4 Crippling Leadership Mistakes
Dr. Richard Weinblatt
Tightly coupled with the concept of leadership by example is the adherence to high ethical standards. That is particularly applicable to law enforcement agencies where the philosophies of the top administrators trickle down to all levels in the organization.
As is well known, the business of providing police services to the community is a high-stakes activity. Temptations abound and the need for the highest ethical standards should be omnipresent. Leaders that fail to impart that philosophy, ideally by their actions as well as their words, not only fail themselves and their subordinates, they also fail the community.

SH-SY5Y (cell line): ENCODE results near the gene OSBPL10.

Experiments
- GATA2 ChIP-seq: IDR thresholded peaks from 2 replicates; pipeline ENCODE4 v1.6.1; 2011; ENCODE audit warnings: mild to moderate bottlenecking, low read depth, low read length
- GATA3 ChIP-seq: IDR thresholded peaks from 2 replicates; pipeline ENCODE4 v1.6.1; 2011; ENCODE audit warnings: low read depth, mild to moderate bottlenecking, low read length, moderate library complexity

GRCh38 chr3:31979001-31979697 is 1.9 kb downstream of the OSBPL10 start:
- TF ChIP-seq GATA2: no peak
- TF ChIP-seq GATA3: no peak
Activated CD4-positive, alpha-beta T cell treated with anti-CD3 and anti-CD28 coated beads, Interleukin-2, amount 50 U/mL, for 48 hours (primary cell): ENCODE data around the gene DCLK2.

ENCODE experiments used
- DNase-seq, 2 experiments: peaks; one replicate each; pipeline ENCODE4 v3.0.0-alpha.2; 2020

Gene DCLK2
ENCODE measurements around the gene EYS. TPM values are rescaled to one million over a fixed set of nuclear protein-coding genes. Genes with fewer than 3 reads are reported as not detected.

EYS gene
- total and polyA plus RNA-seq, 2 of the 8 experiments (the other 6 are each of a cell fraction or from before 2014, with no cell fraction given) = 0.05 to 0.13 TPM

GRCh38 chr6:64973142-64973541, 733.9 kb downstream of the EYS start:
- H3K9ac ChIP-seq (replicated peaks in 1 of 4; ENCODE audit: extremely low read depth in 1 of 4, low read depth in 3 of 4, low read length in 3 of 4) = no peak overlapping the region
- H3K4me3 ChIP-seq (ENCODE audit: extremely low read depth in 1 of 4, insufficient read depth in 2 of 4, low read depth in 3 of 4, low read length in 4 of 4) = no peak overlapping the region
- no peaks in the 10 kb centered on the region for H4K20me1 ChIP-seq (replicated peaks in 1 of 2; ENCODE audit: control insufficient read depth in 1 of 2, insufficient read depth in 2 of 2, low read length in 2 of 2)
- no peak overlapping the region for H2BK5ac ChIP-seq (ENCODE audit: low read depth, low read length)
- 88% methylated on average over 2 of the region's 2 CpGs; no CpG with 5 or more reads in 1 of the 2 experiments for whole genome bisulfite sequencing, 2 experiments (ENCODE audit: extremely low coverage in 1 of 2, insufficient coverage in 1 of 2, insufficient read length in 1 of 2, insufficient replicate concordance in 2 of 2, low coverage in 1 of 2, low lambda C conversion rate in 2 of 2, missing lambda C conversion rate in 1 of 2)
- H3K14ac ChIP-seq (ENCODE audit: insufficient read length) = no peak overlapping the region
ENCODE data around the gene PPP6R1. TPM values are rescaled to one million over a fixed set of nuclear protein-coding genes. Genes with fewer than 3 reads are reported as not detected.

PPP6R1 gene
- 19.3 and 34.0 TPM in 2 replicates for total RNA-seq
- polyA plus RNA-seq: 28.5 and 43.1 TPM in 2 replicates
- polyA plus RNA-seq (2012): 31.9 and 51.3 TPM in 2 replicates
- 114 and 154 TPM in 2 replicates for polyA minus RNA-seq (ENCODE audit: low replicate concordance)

Again, the message from an unethical leader, even if it is a good message, will be lost on the receiver if the sender is perceived to be operating out of the ethical bounds of the profession. The law enforcement code of ethics applies to all within the organizational chart, not just those working patrol.
While we hold the law enforcement patrol officer or deputy sheriff rightly to high ethical standards, administrators have to be held to an even higher standard. It is hard to buy in to an agency’s strict ethics when the higher ups are bending those standards for personal gain.
There is a simple check to apply to an ethically questionable scenario in order to avoid the bad ethics common leadership mistake – the Mama test. If you wouldn’t tell your mama what you were doing, it probably is unethical and perhaps even illegal.